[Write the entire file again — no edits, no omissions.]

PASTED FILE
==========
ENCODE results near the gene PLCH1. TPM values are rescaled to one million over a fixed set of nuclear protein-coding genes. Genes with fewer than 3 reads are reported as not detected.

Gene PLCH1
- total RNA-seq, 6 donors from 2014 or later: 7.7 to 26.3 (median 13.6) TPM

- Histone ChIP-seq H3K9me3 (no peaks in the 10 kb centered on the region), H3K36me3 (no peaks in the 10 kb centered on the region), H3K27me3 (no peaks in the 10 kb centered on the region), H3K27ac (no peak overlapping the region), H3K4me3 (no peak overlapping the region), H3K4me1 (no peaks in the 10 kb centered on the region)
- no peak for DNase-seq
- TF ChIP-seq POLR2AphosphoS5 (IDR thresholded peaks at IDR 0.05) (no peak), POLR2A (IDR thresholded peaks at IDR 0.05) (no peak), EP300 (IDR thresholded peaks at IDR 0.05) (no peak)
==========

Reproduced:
ENCODE results near the gene PLCH1. TPM values are rescaled to one million over a fixed set of nuclear protein-coding genes. Genes with fewer than 3 reads are reported as not detected.

Gene PLCH1
- total RNA-seq, 6 donors from 2014 or later: 7.7 to 26.3 (median 13.6) TPM

- Histone ChIP-seq H3K9me3 (no peaks in the 10 kb centered on the region), H3K36me3 (no peaks in the 10 kb centered on the region), H3K27me3 (no peaks in the 10 kb centered on the region), H3K27ac (no peak overlapping the region), H3K4me3 (no peak overlapping the region), H3K4me1 (no peaks in the 10 kb centered on the region)
- no peak for DNase-seq
- TF ChIP-seq POLR2AphosphoS5 (IDR thresholded peaks at IDR 0.05) (no peak), POLR2A (IDR thresholded peaks at IDR 0.05) (no peak), EP300 (IDR thresholded peaks at IDR 0.05) (no peak)